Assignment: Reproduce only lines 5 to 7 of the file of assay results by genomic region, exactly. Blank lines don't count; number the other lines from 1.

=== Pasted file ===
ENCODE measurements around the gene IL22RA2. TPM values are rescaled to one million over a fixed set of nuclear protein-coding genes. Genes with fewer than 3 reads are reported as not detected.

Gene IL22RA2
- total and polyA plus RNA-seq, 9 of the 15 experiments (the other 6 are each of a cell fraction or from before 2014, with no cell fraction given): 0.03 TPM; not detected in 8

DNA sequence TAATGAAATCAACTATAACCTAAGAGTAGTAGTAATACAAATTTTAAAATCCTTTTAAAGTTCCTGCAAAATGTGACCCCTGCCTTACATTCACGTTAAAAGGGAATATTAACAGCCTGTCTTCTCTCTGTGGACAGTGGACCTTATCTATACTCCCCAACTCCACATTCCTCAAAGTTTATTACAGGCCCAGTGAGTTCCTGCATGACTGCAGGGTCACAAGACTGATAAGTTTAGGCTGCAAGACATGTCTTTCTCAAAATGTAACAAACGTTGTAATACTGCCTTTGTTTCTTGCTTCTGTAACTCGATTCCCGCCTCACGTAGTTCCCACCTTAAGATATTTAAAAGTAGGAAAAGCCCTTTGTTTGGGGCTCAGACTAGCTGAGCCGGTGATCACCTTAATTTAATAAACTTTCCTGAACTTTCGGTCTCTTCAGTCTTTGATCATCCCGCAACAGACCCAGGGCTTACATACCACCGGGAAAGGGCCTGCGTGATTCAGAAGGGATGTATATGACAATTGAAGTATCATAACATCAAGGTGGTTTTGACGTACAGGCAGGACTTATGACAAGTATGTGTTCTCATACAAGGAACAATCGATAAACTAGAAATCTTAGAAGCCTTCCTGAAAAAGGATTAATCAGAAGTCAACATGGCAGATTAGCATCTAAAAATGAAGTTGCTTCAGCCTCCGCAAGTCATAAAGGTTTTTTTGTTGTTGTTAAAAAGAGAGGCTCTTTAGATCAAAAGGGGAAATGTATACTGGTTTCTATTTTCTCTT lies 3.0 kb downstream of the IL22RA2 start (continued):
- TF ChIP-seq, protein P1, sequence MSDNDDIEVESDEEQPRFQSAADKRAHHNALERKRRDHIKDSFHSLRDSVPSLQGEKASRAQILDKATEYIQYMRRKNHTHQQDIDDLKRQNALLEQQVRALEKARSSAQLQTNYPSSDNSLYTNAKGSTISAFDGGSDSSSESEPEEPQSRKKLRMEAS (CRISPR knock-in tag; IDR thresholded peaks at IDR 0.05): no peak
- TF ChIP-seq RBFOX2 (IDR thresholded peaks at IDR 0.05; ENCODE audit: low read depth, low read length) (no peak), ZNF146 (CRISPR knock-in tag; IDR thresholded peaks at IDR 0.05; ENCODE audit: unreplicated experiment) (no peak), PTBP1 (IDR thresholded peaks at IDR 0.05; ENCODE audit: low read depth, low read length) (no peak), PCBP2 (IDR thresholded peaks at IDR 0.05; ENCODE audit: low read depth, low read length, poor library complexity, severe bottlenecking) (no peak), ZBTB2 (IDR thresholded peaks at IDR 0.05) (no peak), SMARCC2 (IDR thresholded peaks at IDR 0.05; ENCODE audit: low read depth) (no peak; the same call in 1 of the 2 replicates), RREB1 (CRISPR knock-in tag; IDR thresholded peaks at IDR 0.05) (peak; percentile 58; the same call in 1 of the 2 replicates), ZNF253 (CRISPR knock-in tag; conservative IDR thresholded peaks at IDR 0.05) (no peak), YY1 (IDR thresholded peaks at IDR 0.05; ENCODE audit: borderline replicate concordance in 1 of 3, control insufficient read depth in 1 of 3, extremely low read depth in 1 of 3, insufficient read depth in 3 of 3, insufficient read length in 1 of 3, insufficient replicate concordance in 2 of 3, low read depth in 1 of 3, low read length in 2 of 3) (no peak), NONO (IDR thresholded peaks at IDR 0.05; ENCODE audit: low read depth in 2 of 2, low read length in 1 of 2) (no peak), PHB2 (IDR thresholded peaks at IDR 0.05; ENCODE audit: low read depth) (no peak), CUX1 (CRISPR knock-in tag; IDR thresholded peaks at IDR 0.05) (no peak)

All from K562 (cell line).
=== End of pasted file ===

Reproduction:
- TF ChIP-seq, protein P1, sequence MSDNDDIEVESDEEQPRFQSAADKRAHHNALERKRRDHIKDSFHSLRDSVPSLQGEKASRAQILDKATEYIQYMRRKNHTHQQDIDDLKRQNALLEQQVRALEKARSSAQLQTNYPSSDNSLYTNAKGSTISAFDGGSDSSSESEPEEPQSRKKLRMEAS (CRISPR knock-in tag; IDR thresholded peaks at IDR 0.05): no peak
- TF ChIP-seq RBFOX2 (IDR thresholded peaks at IDR 0.05; ENCODE audit: low read depth, low read length) (no peak), ZNF146 (CRISPR knock-in tag; IDR thresholded peaks at IDR 0.05; ENCODE audit: unreplicated experiment) (no peak), PTBP1 (IDR thresholded peaks at IDR 0.05; ENCODE audit: low read depth, low read length) (no peak), PCBP2 (IDR thresholded peaks at IDR 0.05; ENCODE audit: low read depth, low read length, poor library complexity, severe bottlenecking) (no peak), ZBTB2 (IDR thresholded peaks at IDR 0.05) (no peak), SMARCC2 (IDR thresholded peaks at IDR 0.05; ENCODE audit: low read depth) (no peak; the same call in 1 of the 2 replicates), RREB1 (CRISPR knock-in tag; IDR thresholded peaks at IDR 0.05) (peak; percentile 58; the same call in 1 of the 2 replicates), ZNF253 (CRISPR knock-in tag; conservative IDR thresholded peaks at IDR 0.05) (no peak), YY1 (IDR thresholded peaks at IDR 0.05; ENCODE audit: borderline replicate concordance in 1 of 3, control insufficient read depth in 1 of 3, extremely low read depth in 1 of 3, insufficient read depth in 3 of 3, insufficient read length in 1 of 3, insufficient replicate concordance in 2 of 3, low read depth in 1 of 3, low read length in 2 of 3) (no peak), NONO (IDR thresholded peaks at IDR 0.05; ENCODE audit: low read depth in 2 of 2, low read length in 1 of 2) (no peak), PHB2 (IDR thresholded peaks at IDR 0.05; ENCODE audit: low read depth) (no peak), CUX1 (CRISPR knock-in tag; IDR thresholded peaks at IDR 0.05) (no peak)

All from K562 (cell line).